December 11, 2018 - Avoidant grievers unconsciously monitor and block mind-wandering contents, study shows
December 11, 2018 - Study identifies how hantaviruses infect lung cells
December 11, 2018 - Improving PTSD care through genetics
December 11, 2018 - Dermatology providers show interest in recommending cannabinoids to patients
December 11, 2018 - Researchers to study effects of electroconvulsive therapy on Alzheimer’s patients with aggression
December 11, 2018 - Four dried fruits have lower glycemic index than starchy foods, study finds
December 11, 2018 - Optimization of drug dose sizes can reduce pharmaceutical wastage
December 11, 2018 - Ultrarestrictive opioid prescribing strategy linked with reduction in number of pills dispensed
December 11, 2018 - PET scans to optimize tuberculosis meningitis treatments and personalize care, study finds
Botulinum toxin injections show promise to suppress postoperative atrial fibrillation

Botulinum toxin injections show promise to suppress postoperative atrial fibrillation

image_pdfDownload PDFimage_print

Postoperative atrial fibrillation (POAF) is a common complication, affecting one quarter to one half of all patients following cardiac surgery. It can result in heart failure, stroke, and longer hospital stays, resulting in an increased cost of care. HeartRhythm, the official journal of the Heart Rhythm Society and the Cardiac Electrophysiology Society, reports promising results from two clinical trials using botulinum toxin (BTX) injections to suppress POAF.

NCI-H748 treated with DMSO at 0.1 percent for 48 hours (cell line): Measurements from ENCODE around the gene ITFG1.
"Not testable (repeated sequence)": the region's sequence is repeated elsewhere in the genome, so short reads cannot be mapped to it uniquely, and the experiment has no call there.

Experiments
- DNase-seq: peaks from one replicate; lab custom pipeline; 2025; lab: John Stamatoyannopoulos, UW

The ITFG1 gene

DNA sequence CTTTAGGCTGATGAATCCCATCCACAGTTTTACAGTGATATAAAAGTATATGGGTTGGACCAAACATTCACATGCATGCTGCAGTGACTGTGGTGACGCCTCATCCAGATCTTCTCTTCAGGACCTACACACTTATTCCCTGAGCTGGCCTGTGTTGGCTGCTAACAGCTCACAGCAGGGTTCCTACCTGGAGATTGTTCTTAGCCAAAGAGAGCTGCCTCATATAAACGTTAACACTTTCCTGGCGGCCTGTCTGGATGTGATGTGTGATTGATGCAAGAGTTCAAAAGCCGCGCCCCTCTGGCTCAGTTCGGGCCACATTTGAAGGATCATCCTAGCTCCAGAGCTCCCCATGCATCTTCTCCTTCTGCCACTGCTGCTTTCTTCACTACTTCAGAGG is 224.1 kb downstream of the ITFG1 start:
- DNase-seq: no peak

BTX, a potent inhibitor of neural transmission, is best known for its use in temporarily reducing facial wrinkles. The global cosmetic market for BTX was estimated at US $3.4 billion in 2015. It is also used to treat some neurological disorders including excessive sweating and eye muscle disorders.

In a randomized placebo-controlled longitudinal study of 60 patients undergoing coronary artery bypass graft surgery, patients who received BTX injections during surgery showed a sustained reduction in the incidence and overall burden of atrial fibrillation (AF) over three years of follow-up, accompanied by a reduced need for hospitalization. BTX was injected into each of the epicardial fat pads near each pulmonary vein.